Indonesians are absolutely receptive. They recognize the advantage of working with an Indonesian company, yet with access to global standards of international major players, and in this respect get the best of both worlds. In developing talent from within Indonesia, VICO is able to make overseas placements to BP and Eni, in places like Australia, Vietnam, and the Americas. Although these placements don’t represent a large percentage of the workforce, those placed gain valuable experience, and it’s good for people here to see that there’s such a career path for those who so desire.
At the end of 2006, VICO had plans to increase investment from $190 to $300 million to increase production. Can you speak to that plan, its realization, and your current investment forecast for 2008?
Turning the clock back to 2005, at that time VICO had planned to invest $112 million in 2006, which represented a 2.5 rig year program. As we saw opportunities to continue investment, we created our Renewal Plan to grow production, and in 2006 changed the initial investment program from 2.5 to 3 rigs per year, and investment increased along with that figure from $112 million to $155 million. In 2007 VICO ramped up investment even further, and capital spending totalled just short of $190 million, with 2008 plans for a 5 rig year, with 50 wells drilled and $285 million total investment. To recap, the plan for 2006 was $112 million, and the plan for 2008 is $285 million, which represents a 2.5 times investment increase over a couple of years ago.
These figures speak to the opportunity to invest in Indonesia, and to an effective way to maintain production in an environment where underlying production is decreasing at 40% p.a. Investment is required to overcome that decline, particularly when dealing with 30 year old gas fields. Whereas last year’s production was 474 mmcf per day, we expect to average 485 mmcf per day this year and next year VICO will produce over 500 mmcfpd. This is the plan, and like all plans it requires effective execution to make it happen.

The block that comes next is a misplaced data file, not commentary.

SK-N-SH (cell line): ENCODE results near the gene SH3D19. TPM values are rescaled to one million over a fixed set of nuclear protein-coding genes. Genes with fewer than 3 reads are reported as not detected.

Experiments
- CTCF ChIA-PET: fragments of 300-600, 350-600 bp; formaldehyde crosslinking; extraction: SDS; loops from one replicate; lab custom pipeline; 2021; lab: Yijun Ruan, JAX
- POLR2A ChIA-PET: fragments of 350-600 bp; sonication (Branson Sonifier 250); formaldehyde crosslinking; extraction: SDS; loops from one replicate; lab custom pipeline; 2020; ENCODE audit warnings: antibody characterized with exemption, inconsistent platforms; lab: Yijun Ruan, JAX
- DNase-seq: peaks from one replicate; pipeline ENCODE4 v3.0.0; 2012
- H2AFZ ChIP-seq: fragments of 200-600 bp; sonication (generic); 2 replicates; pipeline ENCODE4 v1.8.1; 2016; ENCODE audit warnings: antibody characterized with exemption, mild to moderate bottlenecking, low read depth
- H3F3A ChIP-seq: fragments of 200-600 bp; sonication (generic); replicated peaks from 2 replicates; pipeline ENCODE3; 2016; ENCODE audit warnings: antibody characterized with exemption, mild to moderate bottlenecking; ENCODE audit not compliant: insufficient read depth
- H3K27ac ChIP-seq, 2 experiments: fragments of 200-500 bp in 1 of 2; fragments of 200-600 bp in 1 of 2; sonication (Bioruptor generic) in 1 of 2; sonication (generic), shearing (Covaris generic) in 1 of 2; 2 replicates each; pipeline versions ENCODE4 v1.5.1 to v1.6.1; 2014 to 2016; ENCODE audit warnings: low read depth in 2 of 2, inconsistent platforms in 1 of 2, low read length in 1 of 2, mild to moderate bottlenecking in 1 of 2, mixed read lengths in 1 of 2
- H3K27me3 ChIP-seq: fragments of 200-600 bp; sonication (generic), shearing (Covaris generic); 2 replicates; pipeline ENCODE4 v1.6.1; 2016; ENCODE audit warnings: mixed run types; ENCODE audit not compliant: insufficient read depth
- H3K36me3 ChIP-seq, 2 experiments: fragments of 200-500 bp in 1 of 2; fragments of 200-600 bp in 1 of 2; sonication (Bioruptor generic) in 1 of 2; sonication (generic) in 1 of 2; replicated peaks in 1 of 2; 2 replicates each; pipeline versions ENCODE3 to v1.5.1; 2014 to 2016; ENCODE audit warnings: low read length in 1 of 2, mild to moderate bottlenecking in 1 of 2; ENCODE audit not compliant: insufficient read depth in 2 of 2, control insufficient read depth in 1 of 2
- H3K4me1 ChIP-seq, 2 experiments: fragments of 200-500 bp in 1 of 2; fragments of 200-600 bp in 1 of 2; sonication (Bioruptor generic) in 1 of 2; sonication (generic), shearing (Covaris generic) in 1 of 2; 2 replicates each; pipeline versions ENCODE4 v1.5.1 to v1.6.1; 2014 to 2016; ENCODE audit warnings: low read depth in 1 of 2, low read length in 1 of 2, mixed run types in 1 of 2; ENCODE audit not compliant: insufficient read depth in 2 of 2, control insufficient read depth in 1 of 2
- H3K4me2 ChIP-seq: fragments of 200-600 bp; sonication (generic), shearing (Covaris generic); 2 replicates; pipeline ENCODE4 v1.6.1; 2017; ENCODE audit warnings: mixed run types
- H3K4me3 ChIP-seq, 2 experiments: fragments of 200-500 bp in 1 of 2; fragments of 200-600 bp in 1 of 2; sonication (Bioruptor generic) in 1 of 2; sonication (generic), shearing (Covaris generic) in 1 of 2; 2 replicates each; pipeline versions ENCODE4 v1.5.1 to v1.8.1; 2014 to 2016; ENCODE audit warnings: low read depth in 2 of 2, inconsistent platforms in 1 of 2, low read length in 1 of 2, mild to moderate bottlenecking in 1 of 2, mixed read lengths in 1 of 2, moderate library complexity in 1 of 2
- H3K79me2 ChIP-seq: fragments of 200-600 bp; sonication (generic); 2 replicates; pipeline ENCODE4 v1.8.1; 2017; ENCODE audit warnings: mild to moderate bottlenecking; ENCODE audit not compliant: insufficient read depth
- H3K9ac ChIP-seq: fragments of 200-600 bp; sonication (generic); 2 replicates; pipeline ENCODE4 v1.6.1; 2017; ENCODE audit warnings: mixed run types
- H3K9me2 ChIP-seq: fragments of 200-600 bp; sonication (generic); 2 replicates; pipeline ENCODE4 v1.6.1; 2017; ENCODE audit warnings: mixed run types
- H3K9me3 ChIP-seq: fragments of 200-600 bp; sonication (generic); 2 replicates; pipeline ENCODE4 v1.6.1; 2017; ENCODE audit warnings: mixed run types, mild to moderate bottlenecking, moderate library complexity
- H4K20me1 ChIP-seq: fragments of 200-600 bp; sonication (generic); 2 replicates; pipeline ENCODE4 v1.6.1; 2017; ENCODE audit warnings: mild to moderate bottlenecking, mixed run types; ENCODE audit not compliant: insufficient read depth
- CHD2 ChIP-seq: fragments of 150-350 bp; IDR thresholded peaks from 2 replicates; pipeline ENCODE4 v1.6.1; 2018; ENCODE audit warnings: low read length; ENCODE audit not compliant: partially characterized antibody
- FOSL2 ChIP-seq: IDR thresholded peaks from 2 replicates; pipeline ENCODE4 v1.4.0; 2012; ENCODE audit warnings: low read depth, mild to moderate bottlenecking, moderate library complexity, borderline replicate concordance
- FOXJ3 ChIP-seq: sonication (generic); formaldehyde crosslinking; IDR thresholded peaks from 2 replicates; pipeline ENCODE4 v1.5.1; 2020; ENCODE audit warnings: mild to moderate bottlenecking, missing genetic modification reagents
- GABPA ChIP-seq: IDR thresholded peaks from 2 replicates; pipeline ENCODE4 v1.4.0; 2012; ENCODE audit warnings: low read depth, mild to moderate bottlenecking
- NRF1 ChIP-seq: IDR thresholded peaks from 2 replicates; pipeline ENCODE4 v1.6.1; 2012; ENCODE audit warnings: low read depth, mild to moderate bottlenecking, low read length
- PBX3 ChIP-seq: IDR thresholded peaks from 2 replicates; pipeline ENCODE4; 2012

With this large investment in ageing fields, what are the kinds of technologies in which VICO is utilizing to maximize this kind of ongoing, increasing production?
This is the kind of area where VICO has an advantage in innovating with new ideas, and involves a new, different, and smarter investment. Indonesia as a country is less a place of testing new technology, and more a place of implementing new technology, such as horizontal wells, cluster wells, and fracturing, which is currently in trial and could provide further reserves from VICO’s deep low permeability reservoirs. One area of very new technology that fewer than 300 wells have used is called radial drilling, which has been proved in Russia among other countries.
As is the case with gas fields everywhere, pressure declines over time and investment is needed to maintain production. To debottleneck facilities and add compression, VICO has wellhead compressors en route from the Canada to East Kalimantan, in our continual efforts to reduce back pressure and increase gas supply to Bontang. Other technologies include deliquification, of which we have ~60 very successful installations.
In terms of investment, VICO plans to spend $285 million this year which is the second highest level of investment ever since discovering gas at Badak, and the number of wells planned to be drilled is the highest ever. VICO has 600 wells to date total, and this year will drill 50 new wells. Roughly 70% of the investment funds are directed toward technologies not necessarily used before, and can be quite expensive. Horizontal wells, for example, cost $7-9 million each, and cluster wells are similarly expensive – although we effectively get 4 wells for the price of 3.
While our reservoirs and operations are complex, the concepts around running an oil and gas field are simple: manage the pressure, manage the existing well set, make sensible investments on top of that to keep on plateau or stop decline, protect the environment, and keep everyone safe.